Author: Doc Searls

Publisher: Harvard Business Review Press

Book Review by:  Sonu Chandiram

This is a pioneering book in the world of business. It is a book wherein the author Doc Searls – described by New York Thomas columnist Thomas L. Friedman as “one of the most respected technology writers in America” – presents the may new ways in which customers have begun to control what information they give to and receive from companies and are transforming the relationship between the two entities.

This is a book about customers taking charge, and vendors losing power over them. Marketers have for decades, been looking for more and more ways to “get personal” with customers so that they can sell more products than ever before and at the same time sell those products more frequently.

Marketing departments have been trying for ages to endear customers, not only for them to sell products and services, but also to promote them to their family and friends. This is done by gathering more and more data about their customers and customer communities.

How is it that for example, young men in their late teens receive free shaving razors and blades? The companies want these young men to try these razors and blades, enjoy the experience and the results, and “get hooked” to the products. And, if possible, to spread the (hopefully) good word about these products to their friends.

But a revolution has been taking place in markets wherein consumers now control the type, amount and flow of data about themselves, the author points out. He writes that soon, consumers will be able to:

  1. Control the flow and use of personal data
  2. Build their own loyalty programs
  3. Dictate their own terms of service.
  4. Tell whole markets what they want, how they want it, where and when they should be able to get it and how much it should cost.

When customers take charge, they will be able to have demand drive supply rather than the other way around, the author points out. And he explains that customers’ demand will be able to drive supply “far more directly, efficiently and compellingly than ever before.”

We all have heard of CRM or customer relationship management in customer service departments that ensure that customers are satisfied and happy and remain loyal to the company.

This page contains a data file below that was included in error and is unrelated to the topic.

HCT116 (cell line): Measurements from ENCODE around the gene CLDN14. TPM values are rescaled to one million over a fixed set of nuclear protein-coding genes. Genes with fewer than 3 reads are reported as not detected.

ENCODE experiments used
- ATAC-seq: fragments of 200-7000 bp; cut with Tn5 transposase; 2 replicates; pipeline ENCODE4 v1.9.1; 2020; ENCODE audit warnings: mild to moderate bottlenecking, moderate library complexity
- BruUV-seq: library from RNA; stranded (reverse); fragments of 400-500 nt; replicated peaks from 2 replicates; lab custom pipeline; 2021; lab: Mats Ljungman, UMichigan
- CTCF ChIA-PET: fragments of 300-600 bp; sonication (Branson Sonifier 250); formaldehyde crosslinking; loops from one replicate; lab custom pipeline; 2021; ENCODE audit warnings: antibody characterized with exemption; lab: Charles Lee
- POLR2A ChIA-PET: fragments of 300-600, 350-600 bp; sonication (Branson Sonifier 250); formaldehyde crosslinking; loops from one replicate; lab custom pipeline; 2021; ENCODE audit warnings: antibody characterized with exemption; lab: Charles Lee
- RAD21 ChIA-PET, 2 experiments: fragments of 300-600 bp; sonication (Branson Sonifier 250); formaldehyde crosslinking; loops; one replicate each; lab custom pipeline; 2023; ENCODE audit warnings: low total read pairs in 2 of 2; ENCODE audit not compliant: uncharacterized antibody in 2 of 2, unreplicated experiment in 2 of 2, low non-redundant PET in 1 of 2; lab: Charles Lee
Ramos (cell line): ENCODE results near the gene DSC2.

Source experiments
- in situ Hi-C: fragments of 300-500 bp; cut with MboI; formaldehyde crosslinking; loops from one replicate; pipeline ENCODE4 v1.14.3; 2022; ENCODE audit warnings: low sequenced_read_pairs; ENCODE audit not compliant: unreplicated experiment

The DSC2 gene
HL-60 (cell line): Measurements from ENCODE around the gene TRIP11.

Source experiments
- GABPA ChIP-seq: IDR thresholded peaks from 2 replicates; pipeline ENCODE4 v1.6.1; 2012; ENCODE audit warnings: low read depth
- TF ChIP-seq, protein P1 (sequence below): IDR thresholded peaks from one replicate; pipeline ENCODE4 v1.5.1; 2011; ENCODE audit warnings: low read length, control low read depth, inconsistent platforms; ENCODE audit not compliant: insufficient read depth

Well, have you heard of VRM or vendor relationship management by which customers will have vendors respond to intentions of groups of customers instead of “vying for the attention of many?”

As customers become more in control and drive their wants and needs into the marketplace, what will emerge is the Intention Economy, the author declares. To some extent this is already a reality.

He warns marketers that in the Intention Economy, “only vendors and organizations that are ready for the change will survive, and thrive.” And he asks company executives point blank: “where do you stand?”

A 302-page book organized neatly in four parts, Doc Searls starts by advising business managers on the importance of “paying attention to intention” in his Prologue and discusses why “free markets require free customers in his Introduction.

Part I is helpful in showing marketers how to achieve “customer captivity,” and predicts the declining value of advertising because it is basically a one-way message with no interaction.

Part II emphasizes the fact that consumers – who now promote and advocate products that they’ve had good experiences with – now live in an increasingly “networked marketplace” with social media having made interaction and communication increasingly easy.

Part III shows us the scope of the “liberated customer” who now has immense freedom of choice, and is discarding the intentions of vendors who have been trying to make customers captives of their products and services.

Part IV exposes the dilemma faced by the liberated vendor between leading the dance (a former attitude now wearing away) and following the customer’s lead in the emerging “customers-in-control” Intention Economy.

This book breaks a lot of new ground and we urge all those responsible for, or involved in revenue and profit growth, customer happiness and retention, to buy and read it. It is an excellent work by a pioneering writer in the area of company-customer relationships.